Before leaving the plantation, you and your friends decide to try the jungle swing, after all, you can’t visit Bali and not share a photo on Instagram of yourselves swinging over the jungle!

What does this story reveal?

Time and time again I read this same story, from the 3,364 reviews I read from Trip Advisor. What this narrative tells us, is that whilst marketed as traditional and authentic Agrotourism, the kopi luwak tourism plantation is in no way authentic. 

It tells us that tourists want to feel immersed in a traditional narrative, so much so, that the suffering of animals goes relatively unnoticed. Those tourists who did complain about the welfare standards afforded to civets on display, still frequently admitted they purchased and drank the product which binds the civets to their cages. The exclusivity of the experience, the opportunity to taste the coveted drink in its place of origin, was deemed as a once in a life time opportunity, one which shouldn’t be refused particularly when it’s helping the local economy. We see here a colonial rhetoric, one in which the tourist sees themselves as a savior to less developed communities, whilst simultaneously denouncing the destruction of land for human use (most likely for the construction of hotels and tourist facilities).

The like for like descriptions of captive conditions for civets for reviews across all surveyed sites (25 plantations in total) further demonstrates the cost paid by non-human others in the kopi luwak tourist experience. Repetitive abnormal behaviours are indicative of poor welfare, as the animal tries desperately to psychologically cope to aversive conditions. Cages are small, restricting movement. Cages are placed in close proximity, civets are solitary animals. Cages are made from wire mesh, mesh causes abrasions and injury. The civets are fed coffee, but civets require a wide and varied diet of fruit and prey animal. The cages described time and time again by tourists cannot and will not ever meet the needs of these animals. The pacing and head swinging behaviours are the civet’s way of telling us they are being exploited. We need to start to listen.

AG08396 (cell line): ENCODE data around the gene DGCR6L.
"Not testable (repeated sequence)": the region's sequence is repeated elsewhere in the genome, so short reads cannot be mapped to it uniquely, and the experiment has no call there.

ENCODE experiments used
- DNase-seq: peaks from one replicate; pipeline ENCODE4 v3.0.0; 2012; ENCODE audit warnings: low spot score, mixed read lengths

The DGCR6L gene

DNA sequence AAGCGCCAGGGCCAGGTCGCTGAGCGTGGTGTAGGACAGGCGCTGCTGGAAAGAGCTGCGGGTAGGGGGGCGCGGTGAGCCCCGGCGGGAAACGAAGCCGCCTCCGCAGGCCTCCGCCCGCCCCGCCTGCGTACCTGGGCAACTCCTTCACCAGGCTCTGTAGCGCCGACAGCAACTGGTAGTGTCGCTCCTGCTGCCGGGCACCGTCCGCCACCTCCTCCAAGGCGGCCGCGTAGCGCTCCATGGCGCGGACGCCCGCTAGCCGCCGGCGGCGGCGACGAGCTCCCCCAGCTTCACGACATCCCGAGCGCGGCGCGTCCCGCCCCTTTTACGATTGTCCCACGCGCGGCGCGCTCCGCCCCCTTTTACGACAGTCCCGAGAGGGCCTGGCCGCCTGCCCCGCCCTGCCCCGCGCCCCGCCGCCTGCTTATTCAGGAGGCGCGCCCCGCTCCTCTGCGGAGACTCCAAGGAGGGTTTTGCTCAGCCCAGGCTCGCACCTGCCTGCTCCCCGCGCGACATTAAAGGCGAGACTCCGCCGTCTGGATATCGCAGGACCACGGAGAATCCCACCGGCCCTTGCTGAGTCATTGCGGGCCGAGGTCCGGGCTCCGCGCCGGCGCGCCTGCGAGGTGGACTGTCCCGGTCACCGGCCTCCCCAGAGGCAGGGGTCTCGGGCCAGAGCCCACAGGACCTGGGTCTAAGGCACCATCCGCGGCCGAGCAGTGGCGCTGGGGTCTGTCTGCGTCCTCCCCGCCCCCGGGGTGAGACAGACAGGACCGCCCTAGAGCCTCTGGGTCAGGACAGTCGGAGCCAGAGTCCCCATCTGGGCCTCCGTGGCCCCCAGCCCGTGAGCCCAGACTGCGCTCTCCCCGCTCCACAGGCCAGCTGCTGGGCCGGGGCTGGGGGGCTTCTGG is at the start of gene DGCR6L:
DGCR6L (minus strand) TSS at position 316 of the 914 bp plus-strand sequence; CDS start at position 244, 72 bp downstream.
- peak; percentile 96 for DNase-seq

What can we do?

My call to action to you today, is to boycott kopi luwak plantations when you go on holiday.  This may seem like a simple solution, but as this typical story illustrates, boycotting can be easier said than done. I’ve spoken to many holiday makers who either did not realize they were being guided into a kopi luwak plantation, or were unaware that live civets would be involved in the experience.